Locals who wander the foothills of Mount Coot-tha in Queensland, Australia remark that the distinctive, textured brickwork at Couldrey House is akin to sedimentary rock, tree bark or corduroy fabric. Wildly more playful and sweet-toothed with their words, “children say it is cake with icing,” says architect Peter Besley, who designed the recently built home for a member of his own family.
It’s the slender, off-white bricks and the way in which they were laid with lashings of matching mortar that garners so much attention from passers-by. But take a step back from the imaginative chit-chat of the neighbours, and it’s the brave use of brick in the first instance that sets the home apart from most residential architecture in sub-tropical Queensland. “Many houses [in Queensland] tend to hover over the ground with lightweight materials which need re-coating and replacement,” says Peter. “I instead designed Couldrey House to spring directly from the subterranean rock and to be made of heavy materials lasting a very long time.”
The decision to use masonry at Couldrey House was one that was made early in the design process and, together with the concrete superstructure, it firmly anchors the house to its rocky foundations. “The building is designed to be immensely heavy,” says Peter, who recognises that this home, west of Brisbane, parallels his architectural work in the Levant, particularly in Iraq. “Buildings there seem aware of the scale and solemnity of the land in which they sit,” he says. “The forms and spaces are compelling but simple. They sit heavily on the ground. They seem to say to the landscape: ‘I can accompany you in your long journey’.”
There is a shared monumentality between building and landscape, even when that monumentality is intimate.
Couldrey House is wrapped in a brick envelope, shaped in a simple rectangular prism, says Peter, which is open to the views and breezes of the north and east. The home is completely closed off to the south and harsh conditions of the western side. On the street-facing western elevation, the brickwork is folded in concertinas, in a reducing scale-play around the main entrance door. This design detail and its shadows, benefited by the frothy, whipped cream-like mortar, has its greatest impact in the afternoon light. A similar expression of brickwork stretches horizontally along the western facade and forms a set of stairs, laid in a way so that the brick’s extrusion holes are exposed for drainage.
To the south, Peter specified large horizontal slots in the facade to create “louvres” which adopt a dual role as shading and privacy devices. The house has parapet walls and no overhangs – its flat, internally draining concrete roof is piled with stones. The roof also has what Peter calls “plug and play” functionality whereby various tech-centric contraptions such as antennas, satellites, solar hot water tanks and photovoltaics can be added or removed as technology evolves with no impact on the house.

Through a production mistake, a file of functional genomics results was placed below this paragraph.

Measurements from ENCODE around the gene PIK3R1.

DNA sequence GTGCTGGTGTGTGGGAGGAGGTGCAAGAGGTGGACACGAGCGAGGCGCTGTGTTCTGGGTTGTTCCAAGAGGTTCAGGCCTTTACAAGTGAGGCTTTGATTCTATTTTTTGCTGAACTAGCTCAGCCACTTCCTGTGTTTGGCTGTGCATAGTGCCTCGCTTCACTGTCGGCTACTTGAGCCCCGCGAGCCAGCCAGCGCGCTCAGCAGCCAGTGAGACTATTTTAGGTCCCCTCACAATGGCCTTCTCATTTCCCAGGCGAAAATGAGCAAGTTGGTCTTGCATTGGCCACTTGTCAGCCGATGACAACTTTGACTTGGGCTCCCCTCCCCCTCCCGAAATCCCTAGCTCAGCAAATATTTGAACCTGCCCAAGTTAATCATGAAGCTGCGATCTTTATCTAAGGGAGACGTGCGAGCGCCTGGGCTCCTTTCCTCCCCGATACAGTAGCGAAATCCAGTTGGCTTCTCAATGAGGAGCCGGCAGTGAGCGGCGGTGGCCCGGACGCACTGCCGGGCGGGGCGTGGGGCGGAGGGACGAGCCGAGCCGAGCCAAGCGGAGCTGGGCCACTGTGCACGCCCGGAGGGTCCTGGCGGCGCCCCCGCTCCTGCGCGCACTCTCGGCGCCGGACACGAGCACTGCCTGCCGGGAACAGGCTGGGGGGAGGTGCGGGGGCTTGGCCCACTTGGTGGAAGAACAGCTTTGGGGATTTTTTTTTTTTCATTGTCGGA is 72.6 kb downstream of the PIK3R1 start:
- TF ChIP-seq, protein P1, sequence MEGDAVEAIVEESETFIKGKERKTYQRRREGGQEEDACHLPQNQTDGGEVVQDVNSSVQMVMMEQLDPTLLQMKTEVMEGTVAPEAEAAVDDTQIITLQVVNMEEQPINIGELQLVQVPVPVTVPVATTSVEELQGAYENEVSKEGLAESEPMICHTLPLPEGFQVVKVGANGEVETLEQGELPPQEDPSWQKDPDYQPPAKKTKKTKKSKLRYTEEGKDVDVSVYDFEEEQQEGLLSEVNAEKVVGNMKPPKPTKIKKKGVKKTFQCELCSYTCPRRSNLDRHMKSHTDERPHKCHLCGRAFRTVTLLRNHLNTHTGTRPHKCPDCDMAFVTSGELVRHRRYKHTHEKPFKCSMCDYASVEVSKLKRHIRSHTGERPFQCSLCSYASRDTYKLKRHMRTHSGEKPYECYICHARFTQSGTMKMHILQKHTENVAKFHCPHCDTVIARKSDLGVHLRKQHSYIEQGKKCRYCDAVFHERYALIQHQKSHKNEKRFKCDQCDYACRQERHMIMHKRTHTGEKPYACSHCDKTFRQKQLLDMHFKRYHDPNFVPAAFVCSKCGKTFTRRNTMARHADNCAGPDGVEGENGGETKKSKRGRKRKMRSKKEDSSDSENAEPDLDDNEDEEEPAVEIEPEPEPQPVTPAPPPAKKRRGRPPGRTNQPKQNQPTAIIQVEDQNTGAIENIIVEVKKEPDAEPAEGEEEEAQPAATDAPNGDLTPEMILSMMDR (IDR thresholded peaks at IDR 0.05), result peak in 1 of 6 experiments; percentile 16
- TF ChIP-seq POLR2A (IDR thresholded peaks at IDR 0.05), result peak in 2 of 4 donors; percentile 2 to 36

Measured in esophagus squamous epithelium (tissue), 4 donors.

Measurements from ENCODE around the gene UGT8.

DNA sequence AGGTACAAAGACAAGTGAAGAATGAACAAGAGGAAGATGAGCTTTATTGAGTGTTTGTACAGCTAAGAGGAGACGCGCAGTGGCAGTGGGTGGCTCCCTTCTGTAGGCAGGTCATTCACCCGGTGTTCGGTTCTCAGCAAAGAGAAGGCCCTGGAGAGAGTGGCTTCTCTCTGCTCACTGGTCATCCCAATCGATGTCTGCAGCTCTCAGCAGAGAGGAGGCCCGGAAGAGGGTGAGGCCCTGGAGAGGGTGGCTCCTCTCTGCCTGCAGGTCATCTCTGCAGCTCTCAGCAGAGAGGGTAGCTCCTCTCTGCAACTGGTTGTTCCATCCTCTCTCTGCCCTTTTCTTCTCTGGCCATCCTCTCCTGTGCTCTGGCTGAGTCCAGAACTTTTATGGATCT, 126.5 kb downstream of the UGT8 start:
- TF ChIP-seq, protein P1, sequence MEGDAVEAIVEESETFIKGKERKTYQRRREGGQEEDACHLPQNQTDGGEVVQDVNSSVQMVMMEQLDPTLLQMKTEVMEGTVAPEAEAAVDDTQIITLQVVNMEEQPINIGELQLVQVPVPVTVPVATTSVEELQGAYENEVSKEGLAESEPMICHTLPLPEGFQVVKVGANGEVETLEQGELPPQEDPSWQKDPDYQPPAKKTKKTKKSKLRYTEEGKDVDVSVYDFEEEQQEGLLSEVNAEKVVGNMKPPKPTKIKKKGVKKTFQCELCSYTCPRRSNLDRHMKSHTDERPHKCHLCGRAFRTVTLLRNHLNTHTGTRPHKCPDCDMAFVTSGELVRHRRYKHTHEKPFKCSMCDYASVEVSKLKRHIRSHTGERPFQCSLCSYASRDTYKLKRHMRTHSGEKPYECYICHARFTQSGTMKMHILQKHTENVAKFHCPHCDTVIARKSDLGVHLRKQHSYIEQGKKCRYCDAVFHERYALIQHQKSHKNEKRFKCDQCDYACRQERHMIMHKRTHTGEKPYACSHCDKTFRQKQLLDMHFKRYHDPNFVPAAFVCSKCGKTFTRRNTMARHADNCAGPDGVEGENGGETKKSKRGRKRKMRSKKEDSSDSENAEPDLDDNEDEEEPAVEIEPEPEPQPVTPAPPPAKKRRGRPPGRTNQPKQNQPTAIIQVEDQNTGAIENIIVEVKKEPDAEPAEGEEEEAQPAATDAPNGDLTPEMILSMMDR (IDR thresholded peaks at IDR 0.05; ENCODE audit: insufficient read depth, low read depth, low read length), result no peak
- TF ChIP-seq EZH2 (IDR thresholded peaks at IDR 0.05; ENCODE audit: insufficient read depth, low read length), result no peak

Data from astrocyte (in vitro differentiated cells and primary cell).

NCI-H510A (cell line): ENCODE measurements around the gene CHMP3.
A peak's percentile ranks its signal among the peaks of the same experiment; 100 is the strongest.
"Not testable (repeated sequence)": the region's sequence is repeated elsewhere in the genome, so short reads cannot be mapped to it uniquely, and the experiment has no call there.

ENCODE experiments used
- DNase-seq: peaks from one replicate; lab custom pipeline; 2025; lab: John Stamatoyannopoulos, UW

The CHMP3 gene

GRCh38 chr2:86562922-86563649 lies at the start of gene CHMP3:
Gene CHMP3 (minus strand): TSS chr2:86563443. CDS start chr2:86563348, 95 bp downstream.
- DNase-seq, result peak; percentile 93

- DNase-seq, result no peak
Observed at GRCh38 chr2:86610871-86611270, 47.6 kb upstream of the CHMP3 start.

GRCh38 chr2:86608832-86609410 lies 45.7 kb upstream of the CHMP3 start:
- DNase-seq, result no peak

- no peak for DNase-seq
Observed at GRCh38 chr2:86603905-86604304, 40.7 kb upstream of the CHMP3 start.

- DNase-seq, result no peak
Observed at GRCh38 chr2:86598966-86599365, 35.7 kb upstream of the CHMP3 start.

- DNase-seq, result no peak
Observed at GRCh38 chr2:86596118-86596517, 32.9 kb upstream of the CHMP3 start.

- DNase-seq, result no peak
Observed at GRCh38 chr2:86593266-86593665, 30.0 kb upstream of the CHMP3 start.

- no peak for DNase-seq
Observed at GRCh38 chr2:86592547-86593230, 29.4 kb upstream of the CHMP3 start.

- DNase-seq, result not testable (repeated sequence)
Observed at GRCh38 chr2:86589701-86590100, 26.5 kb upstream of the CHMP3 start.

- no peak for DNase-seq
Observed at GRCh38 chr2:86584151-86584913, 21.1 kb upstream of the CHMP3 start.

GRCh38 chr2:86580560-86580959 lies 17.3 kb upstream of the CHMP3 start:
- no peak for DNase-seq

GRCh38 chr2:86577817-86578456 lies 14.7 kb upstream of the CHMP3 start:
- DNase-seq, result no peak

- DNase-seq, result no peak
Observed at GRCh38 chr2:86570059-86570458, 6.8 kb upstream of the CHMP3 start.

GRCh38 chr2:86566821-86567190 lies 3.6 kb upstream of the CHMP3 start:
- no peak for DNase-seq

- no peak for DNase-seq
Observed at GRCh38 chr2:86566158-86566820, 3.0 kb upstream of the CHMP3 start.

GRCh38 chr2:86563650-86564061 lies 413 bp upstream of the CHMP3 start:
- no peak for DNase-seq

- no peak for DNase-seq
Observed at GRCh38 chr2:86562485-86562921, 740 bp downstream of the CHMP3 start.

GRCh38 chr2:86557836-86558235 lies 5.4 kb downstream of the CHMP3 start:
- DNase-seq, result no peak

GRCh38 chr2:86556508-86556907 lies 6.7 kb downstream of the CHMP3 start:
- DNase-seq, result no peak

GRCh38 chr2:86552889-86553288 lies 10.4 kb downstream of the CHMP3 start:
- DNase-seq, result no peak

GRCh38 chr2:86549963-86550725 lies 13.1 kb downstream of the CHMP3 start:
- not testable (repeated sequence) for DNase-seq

In response to Queensland’s evolving climate situation, Peter says, “it is now hot-dry as much as it is hot-wet”. An observation that he believes allowed for a hybrid approach to cooling the home – one that goes beyond the traditional reliance on intermittent breezes only. While the home does continue the region’s tradition of catching cooling breezes with its good aspect and a permeable layout, Peter explains that the house is designed to create radiant cooling using thermal mass via its 30 nine-metre-long precast concrete floor and roof units. “Diurnal temperature difference recharges the thermal mass at night, ready to cool the residents each day,” he says. “Radiant cooling does not rely on air, so [this] supplements traditional convection cooling and humidity control.”
The internal configuration of the two-level home is clean and straightforward, but it flips the standard floor plate arrangement on its head. The common spaces are housed in the upper level of the home and the bedrooms are positioned underneath. When combined with the home’s tall ceilings, this planning technique provides the residents with a feeling of living high in the tree canopy – a sensation that’s accentuated by the approach to glazing. Upstairs, the windows start at one metre above floor height as opposed to running floor-to-ceiling which ensures openness but also provides privacy from the street and creates “a nest-like experience for the occupants”.
While the builders have packed away the tools and the project is officially finished, Peter says Couldrey House, in a sense, remains incomplete. “The building stands waiting for endless cycles of weather to be cast down upon it, to gain the finer patinas of age.” Plants are yet to overrun the masonry envelope, says Peter, not least from the two 25-metre-long elevated planter boxes. “The building should get better, not worse, with time.” The neighbours will no doubt call that the cherry on top.